We watched the film Miss Representation in class this week and it discussed many issues and topics that we have discussed in class previously, but gave a more personal take on it.
This film by Siebel-Newsom explores all the ways that society and mainstream media effects young girls and how this impacts the course of the rest of their lives.
From the oversexualization in advertisements and music videos to the lack of political efficacy due to low female political representatives as role models, our society is built to let girls fail, or at least stay home and leave the real work to men.
I had seen this documentary before but every time I watch it I am reminded of how many things in our society are stacked against women. Were told that the way we look is the most important thing and that the only reason we don’t see more female doctors, politicians and engineers is because we just aren’t interested.
This couldn’t be more wrong. Girls are conditioned to see these industries as reserved for men and that math is stupid or too hard. If, however, girls had strong, intelligent successful role models to look up to, maybe they wouldn’t feel this way.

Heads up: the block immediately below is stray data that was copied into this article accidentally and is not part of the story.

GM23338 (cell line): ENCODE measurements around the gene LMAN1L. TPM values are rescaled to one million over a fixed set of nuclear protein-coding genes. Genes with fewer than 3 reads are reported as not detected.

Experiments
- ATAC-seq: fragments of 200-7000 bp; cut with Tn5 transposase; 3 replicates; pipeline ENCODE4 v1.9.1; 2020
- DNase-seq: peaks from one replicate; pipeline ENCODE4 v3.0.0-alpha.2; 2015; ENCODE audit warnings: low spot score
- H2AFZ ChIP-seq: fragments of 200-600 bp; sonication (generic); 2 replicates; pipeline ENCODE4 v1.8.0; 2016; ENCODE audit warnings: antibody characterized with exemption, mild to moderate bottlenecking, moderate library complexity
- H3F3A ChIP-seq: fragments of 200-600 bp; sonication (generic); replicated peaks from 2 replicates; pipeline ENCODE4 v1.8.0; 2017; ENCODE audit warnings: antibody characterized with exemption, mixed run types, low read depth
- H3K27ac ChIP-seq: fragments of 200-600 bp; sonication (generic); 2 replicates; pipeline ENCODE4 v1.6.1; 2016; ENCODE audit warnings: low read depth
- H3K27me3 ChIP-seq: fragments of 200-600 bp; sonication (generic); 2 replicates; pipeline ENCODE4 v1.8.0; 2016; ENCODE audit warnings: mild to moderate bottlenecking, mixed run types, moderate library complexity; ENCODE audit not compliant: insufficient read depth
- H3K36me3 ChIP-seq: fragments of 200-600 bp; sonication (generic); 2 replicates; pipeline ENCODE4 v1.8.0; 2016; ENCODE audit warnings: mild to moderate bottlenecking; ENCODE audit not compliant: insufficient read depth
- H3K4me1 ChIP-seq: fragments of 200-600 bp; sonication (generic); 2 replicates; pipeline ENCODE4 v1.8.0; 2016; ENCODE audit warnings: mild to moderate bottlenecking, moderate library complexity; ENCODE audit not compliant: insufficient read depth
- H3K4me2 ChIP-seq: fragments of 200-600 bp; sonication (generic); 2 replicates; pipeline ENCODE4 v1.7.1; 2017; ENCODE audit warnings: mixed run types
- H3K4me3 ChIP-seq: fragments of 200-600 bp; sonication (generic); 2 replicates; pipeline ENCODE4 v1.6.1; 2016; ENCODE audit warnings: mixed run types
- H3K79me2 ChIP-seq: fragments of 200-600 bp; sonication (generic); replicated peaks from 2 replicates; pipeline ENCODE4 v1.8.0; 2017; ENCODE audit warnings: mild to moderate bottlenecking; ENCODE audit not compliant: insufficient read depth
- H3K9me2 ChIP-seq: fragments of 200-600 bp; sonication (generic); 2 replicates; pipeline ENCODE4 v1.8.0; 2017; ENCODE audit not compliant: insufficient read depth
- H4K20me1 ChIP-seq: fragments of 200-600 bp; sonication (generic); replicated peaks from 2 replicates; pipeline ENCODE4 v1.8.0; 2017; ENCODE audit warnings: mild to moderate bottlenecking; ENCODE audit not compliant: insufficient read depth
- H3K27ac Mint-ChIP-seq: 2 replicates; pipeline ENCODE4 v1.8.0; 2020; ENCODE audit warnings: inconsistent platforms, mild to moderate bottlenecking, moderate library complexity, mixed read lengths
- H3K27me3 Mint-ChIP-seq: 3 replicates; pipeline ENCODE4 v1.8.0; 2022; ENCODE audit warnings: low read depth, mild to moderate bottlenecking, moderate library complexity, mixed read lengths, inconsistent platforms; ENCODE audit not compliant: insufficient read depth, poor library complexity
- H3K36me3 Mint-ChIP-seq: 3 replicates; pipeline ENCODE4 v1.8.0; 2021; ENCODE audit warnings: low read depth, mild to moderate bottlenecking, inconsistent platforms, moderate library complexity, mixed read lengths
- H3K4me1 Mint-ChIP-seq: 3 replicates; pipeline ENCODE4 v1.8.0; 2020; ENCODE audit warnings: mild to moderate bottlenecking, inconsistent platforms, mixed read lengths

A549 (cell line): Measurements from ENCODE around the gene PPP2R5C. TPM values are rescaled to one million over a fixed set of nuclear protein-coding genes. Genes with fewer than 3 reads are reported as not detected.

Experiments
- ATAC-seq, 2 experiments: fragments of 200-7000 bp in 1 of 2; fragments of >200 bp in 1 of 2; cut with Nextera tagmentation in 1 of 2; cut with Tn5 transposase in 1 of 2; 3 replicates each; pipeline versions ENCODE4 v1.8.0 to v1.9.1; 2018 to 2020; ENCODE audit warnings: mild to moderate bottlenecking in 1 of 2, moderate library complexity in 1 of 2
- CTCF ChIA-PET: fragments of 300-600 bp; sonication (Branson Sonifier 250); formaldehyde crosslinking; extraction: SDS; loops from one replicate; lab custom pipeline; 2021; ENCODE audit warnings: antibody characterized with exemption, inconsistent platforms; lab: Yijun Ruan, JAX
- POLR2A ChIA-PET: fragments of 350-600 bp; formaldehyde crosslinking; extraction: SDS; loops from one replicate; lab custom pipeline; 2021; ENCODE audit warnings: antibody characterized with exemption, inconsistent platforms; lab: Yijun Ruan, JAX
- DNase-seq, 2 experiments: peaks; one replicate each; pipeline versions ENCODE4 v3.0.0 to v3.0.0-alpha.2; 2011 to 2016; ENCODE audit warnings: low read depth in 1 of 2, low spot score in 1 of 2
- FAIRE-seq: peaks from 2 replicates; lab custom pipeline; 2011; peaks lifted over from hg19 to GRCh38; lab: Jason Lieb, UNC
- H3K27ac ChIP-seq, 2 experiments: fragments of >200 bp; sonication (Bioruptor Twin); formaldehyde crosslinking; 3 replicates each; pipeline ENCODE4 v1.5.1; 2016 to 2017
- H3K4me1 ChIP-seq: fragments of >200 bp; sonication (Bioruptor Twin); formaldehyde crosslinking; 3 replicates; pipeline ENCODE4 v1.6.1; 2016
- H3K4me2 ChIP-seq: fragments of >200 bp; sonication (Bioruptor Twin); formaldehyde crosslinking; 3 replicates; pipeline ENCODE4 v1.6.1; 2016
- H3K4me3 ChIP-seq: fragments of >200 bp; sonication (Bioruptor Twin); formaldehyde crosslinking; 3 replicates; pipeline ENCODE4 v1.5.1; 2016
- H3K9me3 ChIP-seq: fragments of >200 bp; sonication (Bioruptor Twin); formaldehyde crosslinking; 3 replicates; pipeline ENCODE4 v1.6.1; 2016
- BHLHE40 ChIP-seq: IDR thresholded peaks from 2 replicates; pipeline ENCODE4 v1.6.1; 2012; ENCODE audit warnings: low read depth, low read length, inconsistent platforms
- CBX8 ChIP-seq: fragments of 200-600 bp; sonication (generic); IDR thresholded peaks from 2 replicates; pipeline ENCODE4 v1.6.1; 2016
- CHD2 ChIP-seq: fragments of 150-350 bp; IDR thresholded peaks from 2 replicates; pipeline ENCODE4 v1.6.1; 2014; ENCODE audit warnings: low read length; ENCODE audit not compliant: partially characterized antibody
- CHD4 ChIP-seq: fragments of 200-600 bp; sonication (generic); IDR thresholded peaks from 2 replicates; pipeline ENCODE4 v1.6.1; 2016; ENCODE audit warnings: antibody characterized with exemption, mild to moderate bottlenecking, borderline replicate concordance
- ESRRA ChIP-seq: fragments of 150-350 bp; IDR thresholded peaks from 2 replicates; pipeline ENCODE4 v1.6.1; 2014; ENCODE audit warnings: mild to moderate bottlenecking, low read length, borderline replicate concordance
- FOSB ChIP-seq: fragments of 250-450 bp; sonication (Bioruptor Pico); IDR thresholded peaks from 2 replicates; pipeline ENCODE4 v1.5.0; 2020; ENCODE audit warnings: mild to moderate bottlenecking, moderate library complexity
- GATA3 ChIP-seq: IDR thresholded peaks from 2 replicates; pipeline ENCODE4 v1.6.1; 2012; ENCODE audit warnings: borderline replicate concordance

Women make up 51% of the US population but only 17% of congress, according to the documentary, but if you talk to elementary girls, they are just as interested in politics, it’s only later that they realize this isn’t “realistic”.
Because of this and because women don’t produce the majority of media, women grow up with dangerously low sense of competence and self-esteem. The film states that 65% of women have an eating disorder and it’s no wonder when the women we look at on the cover of magazines and on TV shows look nothing like the average woman.
This documentary is vital to understanding the complex struggles of being a woman in a patriarchal society and how to navigate this and come out the other end a better person. Allowing yourself to be aware of these issues and to treat them as real, harmful problems within our society is something we must all do and is something that can only help everyone in the long run.
Yours Politely, Natalie